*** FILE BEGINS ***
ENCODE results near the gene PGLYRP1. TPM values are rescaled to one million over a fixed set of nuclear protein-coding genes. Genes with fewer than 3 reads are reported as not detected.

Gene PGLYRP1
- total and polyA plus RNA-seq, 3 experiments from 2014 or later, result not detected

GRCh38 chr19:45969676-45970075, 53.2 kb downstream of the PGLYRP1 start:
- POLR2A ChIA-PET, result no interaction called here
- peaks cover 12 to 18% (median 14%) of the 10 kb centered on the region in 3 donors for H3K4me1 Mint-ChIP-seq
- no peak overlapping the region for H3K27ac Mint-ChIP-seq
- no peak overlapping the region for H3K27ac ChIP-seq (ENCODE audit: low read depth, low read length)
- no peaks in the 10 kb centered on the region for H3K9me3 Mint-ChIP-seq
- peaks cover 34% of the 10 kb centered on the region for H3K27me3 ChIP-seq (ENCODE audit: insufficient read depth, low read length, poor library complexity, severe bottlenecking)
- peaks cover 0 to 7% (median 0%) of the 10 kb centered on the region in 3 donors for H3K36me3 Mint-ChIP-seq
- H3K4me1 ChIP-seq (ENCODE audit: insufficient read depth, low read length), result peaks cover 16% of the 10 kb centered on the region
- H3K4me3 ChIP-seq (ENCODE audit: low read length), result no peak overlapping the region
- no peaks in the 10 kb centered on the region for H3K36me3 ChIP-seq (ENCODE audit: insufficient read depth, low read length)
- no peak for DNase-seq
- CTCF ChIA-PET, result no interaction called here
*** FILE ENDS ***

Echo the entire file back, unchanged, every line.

ENCODE results near the gene PGLYRP1. TPM values are rescaled to one million over a fixed set of nuclear protein-coding genes. Genes with fewer than 3 reads are reported as not detected.

Gene PGLYRP1
- total and polyA plus RNA-seq, 3 experiments from 2014 or later, result not detected

GRCh38 chr19:45969676-45970075, 53.2 kb downstream of the PGLYRP1 start:
- POLR2A ChIA-PET, result no interaction called here
- peaks cover 12 to 18% (median 14%) of the 10 kb centered on the region in 3 donors for H3K4me1 Mint-ChIP-seq
- no peak overlapping the region for H3K27ac Mint-ChIP-seq
- no peak overlapping the region for H3K27ac ChIP-seq (ENCODE audit: low read depth, low read length)
- no peaks in the 10 kb centered on the region for H3K9me3 Mint-ChIP-seq
- peaks cover 34% of the 10 kb centered on the region for H3K27me3 ChIP-seq (ENCODE audit: insufficient read depth, low read length, poor library complexity, severe bottlenecking)
- peaks cover 0 to 7% (median 0%) of the 10 kb centered on the region in 3 donors for H3K36me3 Mint-ChIP-seq
- H3K4me1 ChIP-seq (ENCODE audit: insufficient read depth, low read length), result peaks cover 16% of the 10 kb centered on the region
- H3K4me3 ChIP-seq (ENCODE audit: low read length), result no peak overlapping the region
- no peaks in the 10 kb centered on the region for H3K36me3 ChIP-seq (ENCODE audit: insufficient read depth, low read length)
- no peak for DNase-seq
- CTCF ChIA-PET, result no interaction called here